Another limitation of the present study is that corneal thickness was only measured centrally. According to a recent study, alteration of epithelial thickness caused by DED affects the peripheral corneal epithelium to a greater extent compared to the central region [32]. To determine why the superior epithelium is thinner in dry eyes, the spatial disparity of epithelial thickness in normal eyes should be determined first. The superior corneal epithelium was shown to be significantly thinner than the inferior in normal eyes [41]. This nonuniform thickness profile was suggested to be induced by the friction that results from the mechanical dynamics of blinking [42]. The wider-range movement and vertical traverse of the upper lid rub more of the ocular surface in the superior corneal region. This friction mechanically damages epithelial cells, causing the thinning of the superior epithelium. DED patients usually do not have enough tears for lubrication and it was proposed that the increase in mechanical friction exacerbates epithelial damage and results in even thinner superior epithelium [32].

The prevalence of dry eye is higher in females; our higher number of female participants supports this finding. The high frequency of woman participants in our study made us consider the possible effect of sex hormones on corneal thickness values. The mean CCT value of female patients in our study was approximately 12 μm thinner than the values of our male patients. The cornea of females can be affected by hormonal changes that occur during the monthly menstrual cycle. Indeed, cyclic variations in corneal thickness have been described. Increased corneal thickness measured during ovulation and at the end of the menstrual cycle is based on a previous study by Goldich et al. [43]. Keskin et al. [44] showed a linear correlation between CCT and serum estradiol levels of their patients. They also showed that menopause causes a decrease in central corneal thickness measurements. The mean age of our female patients was 51.7 years, which can be considered as perimenopause period. The reduced corneal thickness values we encountered in our female patients support this finding. Changes in corneal hydration, together with estrogen-mediated changes in corneal cells and corneal extracellular matrix, can all be possible reasons for these corneal thickness changes in females [43, 44]. The effects of hormones on cornea should be taken into consideration while interpreting the central corneal thickness values.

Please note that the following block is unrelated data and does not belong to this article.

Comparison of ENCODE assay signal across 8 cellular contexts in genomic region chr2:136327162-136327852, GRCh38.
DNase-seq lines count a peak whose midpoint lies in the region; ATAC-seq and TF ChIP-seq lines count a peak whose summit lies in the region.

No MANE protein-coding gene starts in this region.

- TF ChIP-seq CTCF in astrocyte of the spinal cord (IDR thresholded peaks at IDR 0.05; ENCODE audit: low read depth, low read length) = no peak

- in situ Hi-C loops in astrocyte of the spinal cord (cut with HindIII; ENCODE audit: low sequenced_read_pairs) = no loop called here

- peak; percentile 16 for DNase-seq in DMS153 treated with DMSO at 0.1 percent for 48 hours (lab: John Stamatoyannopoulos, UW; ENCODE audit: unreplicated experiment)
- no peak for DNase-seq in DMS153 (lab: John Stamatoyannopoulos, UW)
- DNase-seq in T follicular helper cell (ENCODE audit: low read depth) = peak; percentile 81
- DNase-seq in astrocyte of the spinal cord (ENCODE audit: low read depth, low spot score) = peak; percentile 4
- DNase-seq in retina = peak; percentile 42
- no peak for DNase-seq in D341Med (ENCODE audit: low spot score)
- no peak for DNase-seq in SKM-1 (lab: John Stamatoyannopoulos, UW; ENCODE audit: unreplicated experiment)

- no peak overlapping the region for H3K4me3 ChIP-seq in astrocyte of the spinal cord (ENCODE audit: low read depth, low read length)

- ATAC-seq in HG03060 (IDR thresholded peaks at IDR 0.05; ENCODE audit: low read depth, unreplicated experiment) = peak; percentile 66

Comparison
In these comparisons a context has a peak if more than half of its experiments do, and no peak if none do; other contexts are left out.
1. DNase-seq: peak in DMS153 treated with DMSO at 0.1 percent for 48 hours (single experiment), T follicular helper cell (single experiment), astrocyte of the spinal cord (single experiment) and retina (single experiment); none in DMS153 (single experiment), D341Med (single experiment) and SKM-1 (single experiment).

In the present study, mean CCT measured via Cirrus SD-OCT was 6.23 μm less than that measured via ultrasonic pachymetry, which might have been due to manual adjustment of the Cirrus SD-OCT device's scale. The slightest movement of the Cirrus SD-OCT measurement bar has sensitivity of 4 μm. Decreasing the level of sensitivity of the scale to 1 μm may result in exactly the same CCT measurements as obtained via ultrasonic pachymetry. User-dependent CCT differences can be avoided by future software updates to facilitate automated CCT measurements, as used for retinal examination [14]. It is unclear if ultrasonic pachymetry or SD-OCT measurements more accurately indicate the actual corneal thickness in DED patients. Although it is possible that differences in analysis software might account for the discrepancy observed in the present study, the weight of evidence currently available suggests that a systematic difference does exist between SD-OCT and ultrasonic pachymetry and that the discrepancy is unrelated to intraobserver differences in SD-OCT measurements.

In conclusion, the present findings show that in patients with severe DED Cirrus SD-OCT provides reliable intraobserver CCT values and consistent agreement between independently trained observers. Although potential errors can occur with manual measurements, this present finding can inform researchers and clinicians concerning the expected variability when performing this pachymetry technique in severe DED patients. The difference in CCT based on SD-OCT and ultrasonic pachymetry measurement should always be a consideration when interpreting CCT values in severe DED patients.

Competing Interests

The authors declare that there are no competing interests regarding the publication of this paper.